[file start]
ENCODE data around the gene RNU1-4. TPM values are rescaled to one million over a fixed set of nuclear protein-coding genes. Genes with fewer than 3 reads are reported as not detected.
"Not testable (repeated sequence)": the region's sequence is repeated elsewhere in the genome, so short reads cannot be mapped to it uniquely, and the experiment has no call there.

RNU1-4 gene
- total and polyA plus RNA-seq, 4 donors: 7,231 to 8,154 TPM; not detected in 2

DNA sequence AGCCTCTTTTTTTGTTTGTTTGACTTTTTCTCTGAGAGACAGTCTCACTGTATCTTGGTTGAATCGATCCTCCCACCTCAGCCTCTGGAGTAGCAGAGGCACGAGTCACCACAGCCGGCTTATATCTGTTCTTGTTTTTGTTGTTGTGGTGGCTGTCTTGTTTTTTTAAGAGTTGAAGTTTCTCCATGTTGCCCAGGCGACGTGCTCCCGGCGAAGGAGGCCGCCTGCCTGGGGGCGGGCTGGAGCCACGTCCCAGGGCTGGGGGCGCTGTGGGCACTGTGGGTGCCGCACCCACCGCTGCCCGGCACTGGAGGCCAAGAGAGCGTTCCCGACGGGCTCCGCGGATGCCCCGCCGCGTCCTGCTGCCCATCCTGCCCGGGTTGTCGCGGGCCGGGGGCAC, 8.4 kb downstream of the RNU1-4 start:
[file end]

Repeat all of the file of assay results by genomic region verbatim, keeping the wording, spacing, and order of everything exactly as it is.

ENCODE data around the gene RNU1-4. TPM values are rescaled to one million over a fixed set of nuclear protein-coding genes. Genes with fewer than 3 reads are reported as not detected.
"Not testable (repeated sequence)": the region's sequence is repeated elsewhere in the genome, so short reads cannot be mapped to it uniquely, and the experiment has no call there.

RNU1-4 gene
- total and polyA plus RNA-seq, 4 donors: 7,231 to 8,154 TPM; not detected in 2

DNA sequence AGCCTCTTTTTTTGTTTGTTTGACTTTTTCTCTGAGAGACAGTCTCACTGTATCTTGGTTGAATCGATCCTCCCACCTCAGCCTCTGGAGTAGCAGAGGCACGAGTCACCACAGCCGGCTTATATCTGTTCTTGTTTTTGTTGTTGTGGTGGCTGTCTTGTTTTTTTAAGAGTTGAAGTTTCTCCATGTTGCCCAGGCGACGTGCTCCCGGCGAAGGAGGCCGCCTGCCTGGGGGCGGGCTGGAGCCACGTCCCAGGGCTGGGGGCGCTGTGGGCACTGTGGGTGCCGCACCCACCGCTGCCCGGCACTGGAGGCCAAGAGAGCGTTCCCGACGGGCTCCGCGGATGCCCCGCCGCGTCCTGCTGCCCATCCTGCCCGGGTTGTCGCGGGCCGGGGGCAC, 8.4 kb downstream of the RNU1-4 start: